12. Leper Colony
13. Nom De Guerre
14. Analysis Paralysis
15. Opposites Repellent
16. A Gag Reflex
17. Everything in Mono
Added: April 13th 2012
Reviewer: Carl Sederholm
Related Link: Band Website
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|Napalm Death: Utilitarian
Posted by Jeff B, SoT Staff Writer on 2012-04-13 20:20:16
If there's any doubt that Napalm Death is one of the most consistent forces in the world of extreme metal, Utilitarian is likely to silence those naysayers. With fifteen albums (as well as numerous EP's, demos, splits, and live releases) now under their belts, the latest from Napalm Death is a perfect example why this famed grindcore band from Birmingham, England is still as relevant in 2012 as they were nearly thirty years ago. Utilitarian is a downright lethal blend of death metal and grindcore, filled to the brim with crushing riffs, brutal technicality, and overwhelming amounts of rage. It's tough to imagine any Napalm Death fan being disappointed by an effort with this kind of quality, and Utilitarian currently stands as one of the year's best death metal offerings.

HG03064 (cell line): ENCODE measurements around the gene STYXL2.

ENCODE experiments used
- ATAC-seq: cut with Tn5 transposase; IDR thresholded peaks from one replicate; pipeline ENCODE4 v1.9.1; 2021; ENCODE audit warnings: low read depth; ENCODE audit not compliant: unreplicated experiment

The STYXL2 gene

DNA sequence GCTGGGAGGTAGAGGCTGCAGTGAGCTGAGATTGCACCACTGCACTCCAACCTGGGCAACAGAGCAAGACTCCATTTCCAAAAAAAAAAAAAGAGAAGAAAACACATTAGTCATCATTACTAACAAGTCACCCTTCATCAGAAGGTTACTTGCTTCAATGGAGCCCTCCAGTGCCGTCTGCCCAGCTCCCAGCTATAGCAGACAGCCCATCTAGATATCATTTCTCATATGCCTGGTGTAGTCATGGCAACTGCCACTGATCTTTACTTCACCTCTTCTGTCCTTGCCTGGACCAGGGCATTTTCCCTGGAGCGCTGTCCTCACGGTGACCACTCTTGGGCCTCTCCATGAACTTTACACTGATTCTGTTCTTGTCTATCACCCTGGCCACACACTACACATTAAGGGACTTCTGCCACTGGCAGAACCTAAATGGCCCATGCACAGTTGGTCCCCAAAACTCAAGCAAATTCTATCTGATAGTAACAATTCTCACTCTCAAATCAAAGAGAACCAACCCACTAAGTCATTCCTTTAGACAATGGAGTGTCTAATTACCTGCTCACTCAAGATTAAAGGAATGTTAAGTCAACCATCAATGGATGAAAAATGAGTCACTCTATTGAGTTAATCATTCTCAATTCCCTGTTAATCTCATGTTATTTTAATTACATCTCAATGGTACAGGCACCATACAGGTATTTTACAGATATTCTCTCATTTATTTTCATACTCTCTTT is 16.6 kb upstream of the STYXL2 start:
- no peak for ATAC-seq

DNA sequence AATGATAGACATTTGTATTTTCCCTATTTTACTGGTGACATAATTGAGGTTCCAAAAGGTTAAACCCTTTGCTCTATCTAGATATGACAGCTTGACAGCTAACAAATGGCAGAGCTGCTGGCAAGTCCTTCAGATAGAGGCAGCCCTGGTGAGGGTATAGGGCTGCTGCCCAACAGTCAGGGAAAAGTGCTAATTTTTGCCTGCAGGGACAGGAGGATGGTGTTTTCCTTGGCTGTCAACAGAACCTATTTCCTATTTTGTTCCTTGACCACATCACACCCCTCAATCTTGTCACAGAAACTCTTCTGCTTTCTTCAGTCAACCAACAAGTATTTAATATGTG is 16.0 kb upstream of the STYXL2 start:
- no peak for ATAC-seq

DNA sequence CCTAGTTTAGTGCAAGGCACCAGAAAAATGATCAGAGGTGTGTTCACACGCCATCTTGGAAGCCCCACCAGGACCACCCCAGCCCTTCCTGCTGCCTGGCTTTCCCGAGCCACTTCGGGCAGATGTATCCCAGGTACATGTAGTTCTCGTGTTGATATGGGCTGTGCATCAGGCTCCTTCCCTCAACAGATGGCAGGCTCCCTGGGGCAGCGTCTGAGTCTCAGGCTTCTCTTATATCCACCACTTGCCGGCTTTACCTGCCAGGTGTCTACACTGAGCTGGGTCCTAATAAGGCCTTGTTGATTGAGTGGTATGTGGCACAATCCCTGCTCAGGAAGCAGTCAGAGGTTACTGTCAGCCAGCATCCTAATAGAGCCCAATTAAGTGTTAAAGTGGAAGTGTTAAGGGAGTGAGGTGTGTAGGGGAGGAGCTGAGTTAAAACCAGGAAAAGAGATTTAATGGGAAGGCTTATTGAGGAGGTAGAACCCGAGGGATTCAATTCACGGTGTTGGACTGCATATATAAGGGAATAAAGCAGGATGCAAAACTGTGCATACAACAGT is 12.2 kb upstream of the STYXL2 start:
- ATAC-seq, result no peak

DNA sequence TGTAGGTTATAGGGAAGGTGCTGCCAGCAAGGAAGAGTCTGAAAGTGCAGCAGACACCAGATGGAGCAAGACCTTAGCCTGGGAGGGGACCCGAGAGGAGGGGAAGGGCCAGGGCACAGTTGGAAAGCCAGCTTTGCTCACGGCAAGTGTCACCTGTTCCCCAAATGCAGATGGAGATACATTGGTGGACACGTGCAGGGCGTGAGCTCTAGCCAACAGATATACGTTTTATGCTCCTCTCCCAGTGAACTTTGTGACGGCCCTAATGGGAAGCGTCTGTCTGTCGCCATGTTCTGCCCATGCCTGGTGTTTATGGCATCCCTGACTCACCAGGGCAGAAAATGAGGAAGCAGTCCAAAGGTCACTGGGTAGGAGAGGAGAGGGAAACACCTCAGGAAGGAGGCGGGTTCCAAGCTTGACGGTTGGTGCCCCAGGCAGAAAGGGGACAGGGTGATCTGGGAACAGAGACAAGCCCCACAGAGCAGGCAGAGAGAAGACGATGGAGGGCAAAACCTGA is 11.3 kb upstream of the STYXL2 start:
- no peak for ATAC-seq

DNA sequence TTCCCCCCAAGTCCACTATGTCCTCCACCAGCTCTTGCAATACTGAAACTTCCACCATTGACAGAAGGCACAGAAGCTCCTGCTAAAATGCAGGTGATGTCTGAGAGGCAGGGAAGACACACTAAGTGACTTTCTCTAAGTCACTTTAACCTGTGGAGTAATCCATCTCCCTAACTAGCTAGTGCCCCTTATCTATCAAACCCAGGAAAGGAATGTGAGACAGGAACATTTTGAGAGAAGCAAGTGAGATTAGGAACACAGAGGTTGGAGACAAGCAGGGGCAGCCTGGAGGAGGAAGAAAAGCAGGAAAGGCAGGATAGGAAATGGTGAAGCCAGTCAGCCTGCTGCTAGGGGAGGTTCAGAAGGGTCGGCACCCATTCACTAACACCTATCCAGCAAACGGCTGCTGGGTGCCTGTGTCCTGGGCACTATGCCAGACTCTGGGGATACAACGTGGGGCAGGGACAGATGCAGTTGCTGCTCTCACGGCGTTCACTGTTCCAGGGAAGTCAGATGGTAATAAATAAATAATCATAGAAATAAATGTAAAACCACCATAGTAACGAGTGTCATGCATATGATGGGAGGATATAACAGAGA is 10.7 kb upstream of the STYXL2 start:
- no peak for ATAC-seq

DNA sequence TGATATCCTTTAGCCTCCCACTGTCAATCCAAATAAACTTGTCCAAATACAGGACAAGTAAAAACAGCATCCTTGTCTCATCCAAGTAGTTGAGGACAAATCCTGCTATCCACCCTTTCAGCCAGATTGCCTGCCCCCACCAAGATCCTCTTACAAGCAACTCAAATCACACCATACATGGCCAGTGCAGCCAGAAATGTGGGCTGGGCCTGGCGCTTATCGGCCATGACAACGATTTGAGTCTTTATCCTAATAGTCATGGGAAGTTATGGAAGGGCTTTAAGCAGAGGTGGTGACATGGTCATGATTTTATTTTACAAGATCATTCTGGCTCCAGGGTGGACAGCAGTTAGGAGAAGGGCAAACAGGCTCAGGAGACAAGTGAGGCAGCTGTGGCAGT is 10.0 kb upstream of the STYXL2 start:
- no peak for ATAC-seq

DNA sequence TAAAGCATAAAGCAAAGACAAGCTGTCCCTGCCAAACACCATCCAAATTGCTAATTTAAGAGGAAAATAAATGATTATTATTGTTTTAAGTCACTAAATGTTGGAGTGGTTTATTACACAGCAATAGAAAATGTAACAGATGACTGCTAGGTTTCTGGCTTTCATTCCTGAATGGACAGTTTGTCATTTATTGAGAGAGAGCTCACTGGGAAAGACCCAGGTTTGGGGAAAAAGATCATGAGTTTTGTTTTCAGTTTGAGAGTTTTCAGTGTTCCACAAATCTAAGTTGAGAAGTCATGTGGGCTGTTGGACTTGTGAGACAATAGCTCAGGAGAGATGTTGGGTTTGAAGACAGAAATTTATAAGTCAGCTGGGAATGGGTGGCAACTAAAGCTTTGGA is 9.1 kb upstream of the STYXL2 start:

After an epic instrumental opening in the form of "Circumspect", the band dives straight into their bone-crushing and distinct hybrid of death metal of grindcore with the killer "Errors in the Signal". Utilitarian, like most recent Napalm Death albums, veers much closer to death metal territory than grindcore or crust punk, but there are frequent reminders that the band did start out in the eighties' as one of the earliest grindcore acts. Many of the riffs are definitely rooted in hardcore punk territory, and Barney Greenway's hostile vocal delivery just reeks of anger and raw aggression. Throughout this sixteen track album (or eighteen if you purchase the version with bonus tracks - something I highly recommend), your head will be bashed in by some extremely brutal music, but Napalm Death never forgets to keep their music memorable and exciting. Lots of variation within riff structures, tempos, and vocal delivery always keeps me on my toes, and Utilitarian is an absolute blast throughout its full duration. Not many deathgrind albums are as well-composed as what we have here - believe it or not, Utilitarian actually stands as one of Napalm Death's finest musical efforts thus far. With songs like "Errors in the Signal" and "Quarantined" (to only name two), it's hard not to be left amazed by this exceptional observation.
Utilitarian also shows Napalm Death taking a few risks musically, particularly in "Everyday Pox" where saxophone legend John Zorn delivers frantic squeaking to add to the already frenzied atmosphere. This is a damn solid album from every angle; the band is as tight as ever, the compositions are brutal yet rewarding, the production is phenomenal, and a sheer sense of unbridled energy is always present. Fans of Napalm Death are advised to head out to their local record stores and pick up a copy of Utilitarian immediately - this is yet another fantastic observation from kings of deathgrind.